And the Cold War is back. I remember The Days of USAREUR when it was over 150,000 strong

    • Gary Jacobs

      It’s not just the # of tanks. I understand most of those Russia tanks would be t-72s, and some t-90s – which is just an updated t-72. Russia publicly stated it cant afford to build the Armata in mass #s, and it still has tech issues to work out. FYI: The T-72 has been target practice for A-10s since the first gulf war. Much more concerned about Kaliber missiles & S-400. Though the Russians havent been able to field the latest S-400 missile yet, that’s a major milestone to keep an eye on. That will also make the F-35, F-22, & stealth drones even more important. As well as hypersonics, and Army’s Long Range Precision Fire program. Then using the F-35 to network with everything for stealth ISR to target with precision. US Military has already direct linked an F-35 as the targeting node for a Navy SM-6, and Marines HIMARS precision artillery rockets. I imagine a lot more of that connectivity between systems is on the way.

      • Ed L

        If the weather is in our favor. You forgot the newest tank the T-14 “Armata while having production problems is far better than the T-72. Except the Russians went with an autoloaded

        • Gary Jacobs

          I’m not exactly worried about 100 T-14s… that wont even be delivered for 2 years. Russian Deputy Defense Minister Yury Borisov said in August 2017 that he expects the Russian Ground Forces to receive up to a 100 T-14 MBTs by 2020. He made the exact same statement in August 2016. On 29 July, 2018 the Deputy Prime Minister Yury Borisov said that the Russian armed forces do not aspire to purchase the tanks of “Armata” in large quantities because of their high cost, preferring to increase the combat potential of existing military vehicles due to its modernization.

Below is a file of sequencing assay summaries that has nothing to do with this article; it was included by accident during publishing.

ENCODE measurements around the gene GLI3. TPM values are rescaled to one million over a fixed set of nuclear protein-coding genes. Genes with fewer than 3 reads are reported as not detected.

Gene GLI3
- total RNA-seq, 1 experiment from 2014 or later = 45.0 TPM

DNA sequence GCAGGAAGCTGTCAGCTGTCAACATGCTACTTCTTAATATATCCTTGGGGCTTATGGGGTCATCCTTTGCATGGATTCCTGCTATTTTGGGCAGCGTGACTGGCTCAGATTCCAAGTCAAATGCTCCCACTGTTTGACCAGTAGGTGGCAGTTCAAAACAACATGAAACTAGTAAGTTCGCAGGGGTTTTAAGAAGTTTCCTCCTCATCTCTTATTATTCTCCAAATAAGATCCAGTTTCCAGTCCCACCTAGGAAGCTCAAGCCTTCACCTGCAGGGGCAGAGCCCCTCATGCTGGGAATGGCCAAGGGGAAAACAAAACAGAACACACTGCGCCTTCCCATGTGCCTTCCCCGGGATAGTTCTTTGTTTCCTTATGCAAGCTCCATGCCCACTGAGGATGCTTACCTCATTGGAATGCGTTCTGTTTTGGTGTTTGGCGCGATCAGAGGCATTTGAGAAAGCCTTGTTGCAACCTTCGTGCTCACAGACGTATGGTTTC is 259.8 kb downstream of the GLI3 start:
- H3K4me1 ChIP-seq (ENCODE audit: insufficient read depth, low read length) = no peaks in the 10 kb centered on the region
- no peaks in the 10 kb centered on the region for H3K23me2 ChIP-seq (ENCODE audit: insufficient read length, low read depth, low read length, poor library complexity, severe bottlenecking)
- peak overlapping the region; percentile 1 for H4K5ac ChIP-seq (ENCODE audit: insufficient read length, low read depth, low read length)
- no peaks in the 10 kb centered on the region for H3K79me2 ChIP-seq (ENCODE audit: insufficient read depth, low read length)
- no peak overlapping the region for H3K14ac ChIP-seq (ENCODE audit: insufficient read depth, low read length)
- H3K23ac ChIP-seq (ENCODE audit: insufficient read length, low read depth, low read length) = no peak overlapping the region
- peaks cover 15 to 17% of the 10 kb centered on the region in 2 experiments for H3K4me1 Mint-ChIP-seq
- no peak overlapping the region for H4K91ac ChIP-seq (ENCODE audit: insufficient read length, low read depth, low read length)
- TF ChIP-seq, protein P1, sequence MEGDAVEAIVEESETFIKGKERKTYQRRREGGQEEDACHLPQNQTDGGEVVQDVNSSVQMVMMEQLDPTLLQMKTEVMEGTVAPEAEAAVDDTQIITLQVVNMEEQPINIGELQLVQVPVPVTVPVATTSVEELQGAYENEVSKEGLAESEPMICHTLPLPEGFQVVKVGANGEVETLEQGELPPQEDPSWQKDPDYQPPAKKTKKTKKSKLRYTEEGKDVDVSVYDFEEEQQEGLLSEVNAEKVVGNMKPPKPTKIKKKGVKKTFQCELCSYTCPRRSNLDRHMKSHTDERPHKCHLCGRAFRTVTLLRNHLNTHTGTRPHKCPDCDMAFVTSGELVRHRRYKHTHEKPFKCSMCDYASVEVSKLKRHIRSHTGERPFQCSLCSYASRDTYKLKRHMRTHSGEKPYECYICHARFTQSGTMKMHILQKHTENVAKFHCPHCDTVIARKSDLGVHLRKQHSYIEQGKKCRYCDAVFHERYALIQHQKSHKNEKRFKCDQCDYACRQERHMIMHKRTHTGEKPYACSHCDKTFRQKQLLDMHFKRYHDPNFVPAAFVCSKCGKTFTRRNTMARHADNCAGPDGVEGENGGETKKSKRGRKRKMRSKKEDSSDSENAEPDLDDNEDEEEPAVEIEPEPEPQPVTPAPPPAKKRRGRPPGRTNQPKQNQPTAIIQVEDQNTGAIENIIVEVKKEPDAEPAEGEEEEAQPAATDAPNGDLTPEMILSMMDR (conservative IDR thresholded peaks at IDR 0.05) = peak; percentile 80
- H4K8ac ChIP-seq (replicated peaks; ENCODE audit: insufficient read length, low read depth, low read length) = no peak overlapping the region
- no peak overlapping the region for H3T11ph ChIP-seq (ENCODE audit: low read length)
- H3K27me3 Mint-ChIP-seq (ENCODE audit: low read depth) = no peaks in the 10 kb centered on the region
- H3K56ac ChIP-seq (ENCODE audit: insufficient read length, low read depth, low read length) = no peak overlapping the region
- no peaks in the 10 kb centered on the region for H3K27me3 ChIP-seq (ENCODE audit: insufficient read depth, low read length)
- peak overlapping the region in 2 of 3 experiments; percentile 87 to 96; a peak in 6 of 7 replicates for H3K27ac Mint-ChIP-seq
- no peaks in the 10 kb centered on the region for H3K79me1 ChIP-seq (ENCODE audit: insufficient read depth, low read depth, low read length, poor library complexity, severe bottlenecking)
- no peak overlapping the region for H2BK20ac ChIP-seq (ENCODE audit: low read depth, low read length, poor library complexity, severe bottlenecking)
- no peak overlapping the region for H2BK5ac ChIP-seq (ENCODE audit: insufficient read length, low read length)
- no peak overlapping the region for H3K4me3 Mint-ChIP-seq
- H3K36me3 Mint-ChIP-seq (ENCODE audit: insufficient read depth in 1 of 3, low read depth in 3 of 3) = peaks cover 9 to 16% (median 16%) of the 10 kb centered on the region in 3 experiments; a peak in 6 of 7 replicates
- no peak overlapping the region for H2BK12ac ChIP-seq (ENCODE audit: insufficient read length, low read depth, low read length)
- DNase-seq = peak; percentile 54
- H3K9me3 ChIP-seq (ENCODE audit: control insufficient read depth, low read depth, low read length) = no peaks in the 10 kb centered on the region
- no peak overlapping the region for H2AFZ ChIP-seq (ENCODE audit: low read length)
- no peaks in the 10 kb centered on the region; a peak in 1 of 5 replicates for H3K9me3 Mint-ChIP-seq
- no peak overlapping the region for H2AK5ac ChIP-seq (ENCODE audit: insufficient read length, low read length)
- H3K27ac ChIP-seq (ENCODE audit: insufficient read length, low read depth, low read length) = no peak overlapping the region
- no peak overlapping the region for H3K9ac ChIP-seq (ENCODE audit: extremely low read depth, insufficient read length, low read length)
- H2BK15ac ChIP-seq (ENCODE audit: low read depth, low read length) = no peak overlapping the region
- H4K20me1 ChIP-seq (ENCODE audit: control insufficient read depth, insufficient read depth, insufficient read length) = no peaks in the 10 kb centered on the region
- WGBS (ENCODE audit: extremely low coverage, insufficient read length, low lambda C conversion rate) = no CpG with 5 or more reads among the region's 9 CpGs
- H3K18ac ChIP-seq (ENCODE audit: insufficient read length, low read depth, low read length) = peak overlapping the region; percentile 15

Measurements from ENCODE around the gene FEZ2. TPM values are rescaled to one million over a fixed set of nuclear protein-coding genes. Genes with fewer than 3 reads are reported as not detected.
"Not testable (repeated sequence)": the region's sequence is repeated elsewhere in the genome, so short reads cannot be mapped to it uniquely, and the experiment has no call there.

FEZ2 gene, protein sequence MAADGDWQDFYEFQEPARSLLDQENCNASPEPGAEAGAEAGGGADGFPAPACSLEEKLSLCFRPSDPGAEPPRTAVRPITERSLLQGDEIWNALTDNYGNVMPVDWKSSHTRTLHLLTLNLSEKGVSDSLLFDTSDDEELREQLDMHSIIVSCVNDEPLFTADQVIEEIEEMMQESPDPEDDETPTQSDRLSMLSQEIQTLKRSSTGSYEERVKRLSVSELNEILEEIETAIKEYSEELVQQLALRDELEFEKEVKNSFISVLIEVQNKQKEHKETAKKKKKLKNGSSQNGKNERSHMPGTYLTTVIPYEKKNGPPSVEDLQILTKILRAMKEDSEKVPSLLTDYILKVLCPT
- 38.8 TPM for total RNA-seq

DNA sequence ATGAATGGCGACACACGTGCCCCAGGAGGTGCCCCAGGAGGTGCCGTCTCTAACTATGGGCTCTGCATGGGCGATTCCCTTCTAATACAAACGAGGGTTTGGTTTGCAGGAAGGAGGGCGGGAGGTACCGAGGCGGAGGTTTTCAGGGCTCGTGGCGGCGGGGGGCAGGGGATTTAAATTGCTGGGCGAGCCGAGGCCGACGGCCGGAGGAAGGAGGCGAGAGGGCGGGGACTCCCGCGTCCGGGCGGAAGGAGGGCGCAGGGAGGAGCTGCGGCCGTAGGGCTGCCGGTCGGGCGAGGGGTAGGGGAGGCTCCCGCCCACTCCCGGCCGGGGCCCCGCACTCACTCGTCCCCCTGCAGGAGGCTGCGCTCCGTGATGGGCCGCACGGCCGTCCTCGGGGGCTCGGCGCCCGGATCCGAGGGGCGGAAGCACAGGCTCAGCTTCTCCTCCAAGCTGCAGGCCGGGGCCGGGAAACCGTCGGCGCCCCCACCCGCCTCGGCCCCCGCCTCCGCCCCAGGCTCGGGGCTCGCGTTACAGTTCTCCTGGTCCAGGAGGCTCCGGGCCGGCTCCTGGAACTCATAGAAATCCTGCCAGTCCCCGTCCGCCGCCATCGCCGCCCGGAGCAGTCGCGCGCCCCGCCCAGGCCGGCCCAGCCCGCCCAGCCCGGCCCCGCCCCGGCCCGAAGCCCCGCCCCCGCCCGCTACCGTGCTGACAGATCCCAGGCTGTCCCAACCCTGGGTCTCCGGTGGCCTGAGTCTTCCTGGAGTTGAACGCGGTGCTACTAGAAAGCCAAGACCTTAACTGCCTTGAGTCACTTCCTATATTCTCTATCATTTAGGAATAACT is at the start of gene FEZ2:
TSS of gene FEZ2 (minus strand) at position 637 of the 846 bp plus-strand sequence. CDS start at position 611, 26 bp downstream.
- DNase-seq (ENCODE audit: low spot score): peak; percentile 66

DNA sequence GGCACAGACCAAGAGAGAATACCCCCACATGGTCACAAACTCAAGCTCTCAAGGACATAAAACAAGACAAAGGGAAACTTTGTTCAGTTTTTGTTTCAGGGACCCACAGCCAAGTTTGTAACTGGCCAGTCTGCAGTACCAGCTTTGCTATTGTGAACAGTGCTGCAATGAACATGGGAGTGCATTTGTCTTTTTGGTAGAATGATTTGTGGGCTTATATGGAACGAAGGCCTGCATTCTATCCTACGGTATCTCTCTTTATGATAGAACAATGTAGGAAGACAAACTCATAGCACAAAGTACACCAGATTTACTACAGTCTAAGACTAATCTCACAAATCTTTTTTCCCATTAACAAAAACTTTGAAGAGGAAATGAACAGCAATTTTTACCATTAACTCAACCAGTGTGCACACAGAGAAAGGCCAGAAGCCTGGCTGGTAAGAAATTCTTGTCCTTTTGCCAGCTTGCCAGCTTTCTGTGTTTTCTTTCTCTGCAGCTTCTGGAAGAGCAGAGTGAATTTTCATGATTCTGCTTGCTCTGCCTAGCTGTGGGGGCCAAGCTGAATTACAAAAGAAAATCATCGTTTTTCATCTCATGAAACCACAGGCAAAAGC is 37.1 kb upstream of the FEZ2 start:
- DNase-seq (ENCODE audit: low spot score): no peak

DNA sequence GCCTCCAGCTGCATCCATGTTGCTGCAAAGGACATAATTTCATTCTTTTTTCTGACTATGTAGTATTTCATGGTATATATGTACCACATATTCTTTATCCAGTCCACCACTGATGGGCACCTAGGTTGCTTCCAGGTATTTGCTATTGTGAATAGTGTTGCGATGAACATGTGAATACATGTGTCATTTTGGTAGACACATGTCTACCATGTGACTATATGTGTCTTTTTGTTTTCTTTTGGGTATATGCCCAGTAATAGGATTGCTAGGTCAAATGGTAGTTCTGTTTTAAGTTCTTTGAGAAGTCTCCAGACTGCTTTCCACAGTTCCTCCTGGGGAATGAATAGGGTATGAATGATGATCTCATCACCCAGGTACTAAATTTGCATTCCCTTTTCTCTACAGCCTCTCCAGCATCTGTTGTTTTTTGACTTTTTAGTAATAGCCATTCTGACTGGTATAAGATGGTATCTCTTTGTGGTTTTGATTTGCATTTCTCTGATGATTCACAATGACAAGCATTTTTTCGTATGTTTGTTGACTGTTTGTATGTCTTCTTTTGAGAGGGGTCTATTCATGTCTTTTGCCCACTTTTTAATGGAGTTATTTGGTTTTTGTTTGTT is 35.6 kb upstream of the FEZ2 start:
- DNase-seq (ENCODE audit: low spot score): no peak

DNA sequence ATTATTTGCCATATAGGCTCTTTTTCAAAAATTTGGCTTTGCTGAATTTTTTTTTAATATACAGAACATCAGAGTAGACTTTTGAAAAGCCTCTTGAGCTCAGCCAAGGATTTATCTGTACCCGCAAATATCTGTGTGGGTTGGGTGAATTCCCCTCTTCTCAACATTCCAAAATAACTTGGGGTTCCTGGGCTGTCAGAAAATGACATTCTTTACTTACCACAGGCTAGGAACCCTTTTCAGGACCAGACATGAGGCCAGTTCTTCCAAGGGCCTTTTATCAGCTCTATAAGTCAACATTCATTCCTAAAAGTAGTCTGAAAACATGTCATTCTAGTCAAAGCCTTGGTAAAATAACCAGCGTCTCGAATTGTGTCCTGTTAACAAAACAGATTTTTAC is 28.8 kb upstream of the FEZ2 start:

• Hugh

    The 1990s looked like Russia could be secure and trust the West, indeed joining NATO.

    • bob


    • Secundius

      In 2004, the Russian Federation was approached as to being a Member of NATO. The Russians refused after Putin proposed “Garrisoning” Russian Troops it NATO Countries like the United States. The NATO Countries REFUSED the Russian Federation (i.e. Putin’s) offer. Those Countries that use to be Members of the “Warsaw Pact” from 1955 to 1991, and had Soviet Troops Garrisoned within the borders of their Countries. Accounted ALL the Problems associated with Soviet Occupation, with NO Benefits of Soviet Occupation. Why in “God’s Name” would any “Sane” NATO and/or former Warsaw Pact Country would want Russian Troops “Permanently” Positioned within the Borders of their Respective Countries…

  • Buisness Orc

    “The core of the problems was Russia was marginalized in the European security system”

    So Russia got their feelings hurt? And now they want to take over sovereign county’s to feel better?